From the Desk of Dr. Misha Galperin

Our challenge today is no less significant than in Persia, and it will require our joint intellectual, emotional, and financial resources to solve it.

Dear Friends,

In a few days, Purim will be upon us. Many of us will dress in costume. Others of us will hear the megilla, or Scroll of Esther, read in synagogue and then join together for a festive meal. We have a mandate to give tzedaka on Purim, and also to give gifts to our friends, to celebrate our ancient victory. Some of us will have a drink to commemorate the many wine parties in the book.

In many ways, the Book of Esther is a blueprint for Jewish success. The megilla ends with Esther as winner of a beauty pageant and savior of her people, and Mordechai appointed as second to the king of Persia and its 127 provinces. They both achieved political power through different means: Esther, initially through her looks, and Mordechai through his loyalty (he revealed a conspiracy to kill the king). But their real success comes only when they stand up for what they believe in, leverage their joint wisdom, and transform power into influence.

On multiple occasions, Esther and Mordechai gather the Jews to mark sadness and celebration. Initially, they gather the Jews to mourn the fate determined by Haman’s evil decree (feel free to blot out his name with your delete button!). They wear sackcloth and ashes. Mordechai takes his case to the king’s gate to protest. Esther gathers the Jews to fast on her behalf when she approaches the king to beg for her people’s salvation. Later, Mordechai and Esther gather the Jews in self-defense, and then in celebration when the Jews were victorious and averted Haman’s decree.

This repeated gathering makes sense if you are trying to create community, especially in the Diaspora, where you lack autonomy and the ability to self-govern. You need strength in numbers. You need to know who your friends are. You need company in your misery, and friends in your happiness. You need to make the case for Jewish peoplehood.

I think of Esther and her message of gathering Jews, again and again, when I reflect on The Jewish Agency's work on fostering the development of the Joint Government of Israel and World Jewry's Initiative to Secure a Thriving Jewish Future. Our challenge today is no less significant than in Persia, and it will require the marshaling of our joint intellectual, emotional, and financial resources to solve it. We have been enlisting thousands in this conversation, and we need to engage even more. It enables us to find strength, not only in our numbers, but also in our common history and values, joint dreams and shared homeland. It helps us stop and celebrate our enormous impact on the world.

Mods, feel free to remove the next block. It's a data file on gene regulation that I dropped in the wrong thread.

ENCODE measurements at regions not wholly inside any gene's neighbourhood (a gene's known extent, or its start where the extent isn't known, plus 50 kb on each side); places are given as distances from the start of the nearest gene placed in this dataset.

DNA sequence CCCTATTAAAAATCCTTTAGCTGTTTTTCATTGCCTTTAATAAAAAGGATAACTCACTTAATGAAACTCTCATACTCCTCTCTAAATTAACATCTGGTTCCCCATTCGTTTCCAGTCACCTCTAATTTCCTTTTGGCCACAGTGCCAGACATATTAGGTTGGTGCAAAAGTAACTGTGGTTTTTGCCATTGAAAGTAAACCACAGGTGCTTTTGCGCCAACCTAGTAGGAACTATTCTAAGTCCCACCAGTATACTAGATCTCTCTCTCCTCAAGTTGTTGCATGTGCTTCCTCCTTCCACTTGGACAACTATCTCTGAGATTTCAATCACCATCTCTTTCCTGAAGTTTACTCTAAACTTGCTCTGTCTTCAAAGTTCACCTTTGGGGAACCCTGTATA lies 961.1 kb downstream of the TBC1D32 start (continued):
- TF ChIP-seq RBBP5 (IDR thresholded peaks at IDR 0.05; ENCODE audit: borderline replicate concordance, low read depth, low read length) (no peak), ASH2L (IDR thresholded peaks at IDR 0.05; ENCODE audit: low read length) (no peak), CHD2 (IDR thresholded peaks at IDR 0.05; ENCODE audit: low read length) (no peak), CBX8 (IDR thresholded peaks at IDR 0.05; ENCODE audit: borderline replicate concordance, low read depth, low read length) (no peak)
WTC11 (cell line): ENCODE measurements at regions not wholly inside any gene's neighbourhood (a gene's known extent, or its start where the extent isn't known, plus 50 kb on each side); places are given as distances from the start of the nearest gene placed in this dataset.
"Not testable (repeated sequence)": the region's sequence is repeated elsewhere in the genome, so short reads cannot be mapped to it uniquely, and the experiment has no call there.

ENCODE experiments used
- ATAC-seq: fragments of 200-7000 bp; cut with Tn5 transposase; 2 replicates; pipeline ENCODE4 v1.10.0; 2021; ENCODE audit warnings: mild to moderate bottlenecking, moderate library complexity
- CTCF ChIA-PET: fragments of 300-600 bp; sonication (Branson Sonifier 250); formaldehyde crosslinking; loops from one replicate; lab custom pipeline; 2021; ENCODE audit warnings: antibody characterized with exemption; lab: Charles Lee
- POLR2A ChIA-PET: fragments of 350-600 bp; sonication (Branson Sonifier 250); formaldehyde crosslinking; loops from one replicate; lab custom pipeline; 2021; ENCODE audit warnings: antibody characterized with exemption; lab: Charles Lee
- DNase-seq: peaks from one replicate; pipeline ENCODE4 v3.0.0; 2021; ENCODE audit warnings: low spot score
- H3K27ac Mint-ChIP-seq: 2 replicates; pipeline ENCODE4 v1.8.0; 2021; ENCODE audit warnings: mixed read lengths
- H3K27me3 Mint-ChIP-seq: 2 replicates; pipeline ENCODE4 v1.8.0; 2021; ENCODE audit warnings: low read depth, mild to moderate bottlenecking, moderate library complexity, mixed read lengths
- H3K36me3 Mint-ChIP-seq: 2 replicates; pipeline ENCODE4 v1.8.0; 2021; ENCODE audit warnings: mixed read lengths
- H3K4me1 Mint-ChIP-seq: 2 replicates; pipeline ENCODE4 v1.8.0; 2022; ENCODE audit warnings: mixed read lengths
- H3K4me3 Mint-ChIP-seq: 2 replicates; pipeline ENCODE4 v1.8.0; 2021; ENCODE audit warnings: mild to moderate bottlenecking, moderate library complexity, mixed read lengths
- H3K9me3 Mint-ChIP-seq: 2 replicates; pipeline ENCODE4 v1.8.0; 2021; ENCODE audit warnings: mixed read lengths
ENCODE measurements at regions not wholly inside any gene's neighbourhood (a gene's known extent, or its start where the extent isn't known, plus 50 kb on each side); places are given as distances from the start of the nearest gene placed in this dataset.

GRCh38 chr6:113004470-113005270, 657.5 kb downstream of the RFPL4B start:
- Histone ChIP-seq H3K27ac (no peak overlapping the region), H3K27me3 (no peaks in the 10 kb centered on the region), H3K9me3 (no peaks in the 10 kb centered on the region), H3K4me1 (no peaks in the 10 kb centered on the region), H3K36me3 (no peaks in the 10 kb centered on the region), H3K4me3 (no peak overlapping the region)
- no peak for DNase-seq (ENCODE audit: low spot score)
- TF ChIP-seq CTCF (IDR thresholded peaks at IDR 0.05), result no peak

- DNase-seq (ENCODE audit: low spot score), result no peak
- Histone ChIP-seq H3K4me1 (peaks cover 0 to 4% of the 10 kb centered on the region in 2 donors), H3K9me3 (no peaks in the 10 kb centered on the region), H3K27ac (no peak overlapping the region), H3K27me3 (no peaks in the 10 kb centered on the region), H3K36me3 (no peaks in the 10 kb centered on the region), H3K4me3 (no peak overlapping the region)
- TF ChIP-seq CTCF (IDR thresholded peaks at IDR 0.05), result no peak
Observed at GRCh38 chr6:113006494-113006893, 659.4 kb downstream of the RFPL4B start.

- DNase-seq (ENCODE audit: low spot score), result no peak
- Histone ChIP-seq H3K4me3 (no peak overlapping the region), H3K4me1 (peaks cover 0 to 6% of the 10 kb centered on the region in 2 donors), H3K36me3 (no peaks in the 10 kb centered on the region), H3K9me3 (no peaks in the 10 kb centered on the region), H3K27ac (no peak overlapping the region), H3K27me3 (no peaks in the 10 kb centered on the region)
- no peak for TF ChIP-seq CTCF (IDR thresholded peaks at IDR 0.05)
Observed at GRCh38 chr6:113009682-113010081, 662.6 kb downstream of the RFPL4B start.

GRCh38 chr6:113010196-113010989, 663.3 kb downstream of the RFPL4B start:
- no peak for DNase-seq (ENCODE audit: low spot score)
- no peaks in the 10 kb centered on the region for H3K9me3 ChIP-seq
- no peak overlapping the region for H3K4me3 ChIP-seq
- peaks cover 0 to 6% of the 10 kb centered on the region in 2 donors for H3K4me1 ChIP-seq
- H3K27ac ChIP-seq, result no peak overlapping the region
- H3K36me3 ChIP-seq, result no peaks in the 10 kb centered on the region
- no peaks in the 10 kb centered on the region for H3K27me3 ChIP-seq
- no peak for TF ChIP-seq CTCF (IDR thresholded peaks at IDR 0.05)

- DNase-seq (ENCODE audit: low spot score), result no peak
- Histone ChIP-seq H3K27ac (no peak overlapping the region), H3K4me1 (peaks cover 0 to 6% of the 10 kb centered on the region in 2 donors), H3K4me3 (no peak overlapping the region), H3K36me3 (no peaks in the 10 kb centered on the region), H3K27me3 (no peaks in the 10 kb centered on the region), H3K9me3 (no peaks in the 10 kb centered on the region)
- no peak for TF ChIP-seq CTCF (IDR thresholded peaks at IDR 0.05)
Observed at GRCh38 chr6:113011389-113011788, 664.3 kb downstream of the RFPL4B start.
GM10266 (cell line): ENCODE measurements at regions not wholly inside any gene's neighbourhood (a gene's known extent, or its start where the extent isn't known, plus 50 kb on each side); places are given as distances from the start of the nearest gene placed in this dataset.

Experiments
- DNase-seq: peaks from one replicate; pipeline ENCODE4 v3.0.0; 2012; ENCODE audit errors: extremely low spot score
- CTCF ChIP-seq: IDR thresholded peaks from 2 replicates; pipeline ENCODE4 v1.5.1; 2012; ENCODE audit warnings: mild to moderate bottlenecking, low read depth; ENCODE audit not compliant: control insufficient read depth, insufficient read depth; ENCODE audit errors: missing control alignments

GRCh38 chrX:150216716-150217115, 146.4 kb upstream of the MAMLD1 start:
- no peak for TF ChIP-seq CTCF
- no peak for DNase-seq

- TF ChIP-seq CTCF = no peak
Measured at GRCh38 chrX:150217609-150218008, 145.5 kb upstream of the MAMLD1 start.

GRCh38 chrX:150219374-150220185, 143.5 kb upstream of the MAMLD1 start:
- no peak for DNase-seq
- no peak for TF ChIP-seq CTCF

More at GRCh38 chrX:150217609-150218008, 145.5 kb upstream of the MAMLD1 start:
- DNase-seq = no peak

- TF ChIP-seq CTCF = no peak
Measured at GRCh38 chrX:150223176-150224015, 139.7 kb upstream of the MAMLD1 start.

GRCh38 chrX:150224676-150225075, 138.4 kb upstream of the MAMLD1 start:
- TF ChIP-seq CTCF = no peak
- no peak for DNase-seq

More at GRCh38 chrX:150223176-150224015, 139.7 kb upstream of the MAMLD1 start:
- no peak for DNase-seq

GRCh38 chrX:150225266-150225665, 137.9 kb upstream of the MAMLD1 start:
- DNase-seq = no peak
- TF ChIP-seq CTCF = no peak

This Purim, think of our heroes and heroines, and whom you will gather in creating community. Consider how we can support those who continue to live and breathe Esther’s dream for us. Imagine how you, like Esther and Mordechai, can transform the future of our people.

Happy Purim!

13 Mar 2014 / 11 Adar II 5774 0
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Dr. Misha Galperin

Misha Galperin co-authored “The Case for Jewish Peoplehood: Can We Be One?” and “Reimagining Leadership in Jewish Organizations: Ten Practical Lessons to Help You Implement Change and Achieve Your Goals.” Galperin emigrated from the Soviet Union as a teenager. He holds a Ph.D. in clinical psychology and has worked in communal services for over 30 years. Galperin was listed in the "Top Five" of the 2010 Forward 50, a list of North America’s most influential Jewish leaders, and speaks widely on issues of peoplehood, Jewish identity and community.